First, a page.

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Thursday, February 18, 2021, 08:31 (GMT+7)
Requirements for using chemical force in prevention and response to nuclear weapons

Preventing and countering weapons of mass destruction (WMD), including nuclear and radiation weapons, is a vital mission in modern warfare. To undertake this heavy, dangerous, and complex task requires proper use and leverage of the Chemical Force’s leading role.

The war to safeguard the Homeland (should it occur) may witness the enemy’s use of nuclear weapons. Targets of the attack are normally economic, political centres, military bases, head offices, and so on. Nuclear weapons-related situations are complex and the need for chemical defence support is great. Meanwhile, our chemical force and chemical defence equipment have their limitations. Chemical defence is carried out in the context of the enemy’s fierce kinetic and non-kinetic attacks, extensive electronic warfare, and so forth. To effectively prevent and counter nuclear weapons, minimise casualties and preserve strategic stability for fighting and defeating the enemy require comprehensive solutions to bring into play overall power of all forces, in which the chemical force needs to be organised in a close, scientific manner suitable for specific situations and missions. In any cases, to bring into full play the strength and capabilities of the chemical force in preventing and countering nuclear weapons, commanders, chemical departments and units should meet the following demands.

First, tightly integrating on-site chemical forces with mobile ones to timely respond to nuclear-related situations. Situations associated with nuclear weapons will be complex where the affected areas and people needed protecting will be large. Meanwhile, professional chemical forces at all levels, especially at the strategic and operational ones, have their limitations and provide chemical defence for many tasks simultaneously. Therefore, to provide chemical prevention and response at favourable opportunities requires commanders and chemical bodies at all levels to work out coordination plans and closely combine on-site chemical forces with mobile ones, the professional and semi-professional, etc., to timely respond to situations associated with nuclear weapons. This is both a requirement and vital content in the art of using chemical force, which plays a decisive role in seizing and maintaining initiative in preventing, countering, and addressing consequences of nuclear attacks. The combination is carried out according to each phase, mission, and operation. Attention is paid to integrating the strategic-level professional chemical force stationed in the area with the theatre-level chemical force, the chemical forces of military regions and army corps with semi-professional chemical forces, units of militia and self-defence forces in charge of chemical defence, and forces of departments, sectors, unions, and the masses within defence zones, creating overall strength and effectiveness of preventing and countering nuclear weapons.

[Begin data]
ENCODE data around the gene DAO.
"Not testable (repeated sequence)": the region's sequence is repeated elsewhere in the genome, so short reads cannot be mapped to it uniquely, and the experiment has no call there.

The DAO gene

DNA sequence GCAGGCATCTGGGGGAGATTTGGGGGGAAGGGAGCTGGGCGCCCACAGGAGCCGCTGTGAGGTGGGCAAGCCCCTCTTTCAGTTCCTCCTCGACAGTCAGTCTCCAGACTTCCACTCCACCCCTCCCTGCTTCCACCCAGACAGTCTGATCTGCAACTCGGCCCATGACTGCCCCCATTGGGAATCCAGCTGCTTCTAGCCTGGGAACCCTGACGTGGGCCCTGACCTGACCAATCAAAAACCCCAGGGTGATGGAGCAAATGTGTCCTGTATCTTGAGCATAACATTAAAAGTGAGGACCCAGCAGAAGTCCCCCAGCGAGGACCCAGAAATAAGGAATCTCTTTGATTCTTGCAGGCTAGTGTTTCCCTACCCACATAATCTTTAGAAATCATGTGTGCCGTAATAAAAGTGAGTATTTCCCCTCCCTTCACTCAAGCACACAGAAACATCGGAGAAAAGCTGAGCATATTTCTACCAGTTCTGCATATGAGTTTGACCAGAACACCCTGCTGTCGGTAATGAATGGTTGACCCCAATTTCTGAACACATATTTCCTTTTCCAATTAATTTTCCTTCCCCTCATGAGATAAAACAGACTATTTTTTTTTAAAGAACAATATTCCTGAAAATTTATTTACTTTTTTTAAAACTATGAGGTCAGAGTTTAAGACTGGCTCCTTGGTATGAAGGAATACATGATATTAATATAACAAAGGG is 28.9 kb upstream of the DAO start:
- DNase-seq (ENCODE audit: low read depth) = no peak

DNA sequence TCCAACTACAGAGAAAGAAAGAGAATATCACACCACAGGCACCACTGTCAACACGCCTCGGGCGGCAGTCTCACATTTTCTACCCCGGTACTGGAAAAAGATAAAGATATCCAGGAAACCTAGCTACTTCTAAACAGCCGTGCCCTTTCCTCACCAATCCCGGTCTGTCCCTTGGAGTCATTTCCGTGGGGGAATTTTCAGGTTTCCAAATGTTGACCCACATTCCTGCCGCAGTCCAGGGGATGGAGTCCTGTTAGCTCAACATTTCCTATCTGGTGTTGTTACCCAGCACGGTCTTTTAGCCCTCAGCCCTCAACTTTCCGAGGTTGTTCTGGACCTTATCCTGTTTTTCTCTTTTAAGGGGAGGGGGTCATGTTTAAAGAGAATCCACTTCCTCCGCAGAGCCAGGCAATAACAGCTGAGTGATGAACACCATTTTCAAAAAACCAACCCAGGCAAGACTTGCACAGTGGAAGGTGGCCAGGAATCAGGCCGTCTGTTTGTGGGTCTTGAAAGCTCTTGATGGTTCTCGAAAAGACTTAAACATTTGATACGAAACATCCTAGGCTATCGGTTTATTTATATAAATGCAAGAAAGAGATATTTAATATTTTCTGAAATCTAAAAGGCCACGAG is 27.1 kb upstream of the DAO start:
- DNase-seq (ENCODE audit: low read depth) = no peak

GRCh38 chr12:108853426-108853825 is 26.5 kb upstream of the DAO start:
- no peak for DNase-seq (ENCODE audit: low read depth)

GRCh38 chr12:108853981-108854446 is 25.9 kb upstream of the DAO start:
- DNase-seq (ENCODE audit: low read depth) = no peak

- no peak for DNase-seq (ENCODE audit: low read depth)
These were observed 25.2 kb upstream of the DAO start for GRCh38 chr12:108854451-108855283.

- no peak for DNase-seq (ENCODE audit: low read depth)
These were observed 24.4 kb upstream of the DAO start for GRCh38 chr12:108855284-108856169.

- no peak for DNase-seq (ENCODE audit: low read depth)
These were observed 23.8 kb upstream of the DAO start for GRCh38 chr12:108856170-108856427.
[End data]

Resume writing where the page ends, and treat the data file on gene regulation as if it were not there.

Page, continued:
To realise the above contents requires proactive development of resources for chemical defence at all levels right in peacetime with priorities being given to force building, modernisation of equipment and specialised device used for the professional forces, and establishment of chemical defence posture in defence zones, strategic directions and areas with a view to successfully conducting on-site chemical defence in association with mobile chemical defence to provide all-round defence according to directions and areas. During operations, the Chemical Command and chemical bodies at all levels must take initiative in developing scientific chemical defence plans and carrying out close, concrete, meticulous combat coordination at the onset of and during operations. Moreover, they have to make preparations for the theatre of war, which include building fortifications, battlefields, defence systems and conducting camouflage, deception, and reconnaissance; timely adjust plans for the organisation and use of chemical forces according to developments of operations to timely and effectively deal with nuclear weapons-related situations.

Second, concentration of chemical force in key directions, areas, targets, and complex situations with proper reserve. This is a requirement, principle, and art of using chemical force to resolve the contradiction between limited strength, quality, and equipment of the chemical force and the great need and mission of preventing and countering nuclear weapons. To well fulfil this requirement requires the Chemical Command, commanders, and chemical bodies at all levels to stick closely to combat missions and operational intentions and be aware of situations of the enemy and our side, especially those related to the enemy’s use of chemical weapons. Then, they make plans for proper use of the chemical force, ensuring concentration but focus on appropriate space, time, main directions and targets, operations, and strategic campaigns, particularly key, decisive battles. Additionally, the commanders, chemical bodies and their heads have to consider preparing the reserve which is strong enough and highly mobile to be ready to respond to potential situations.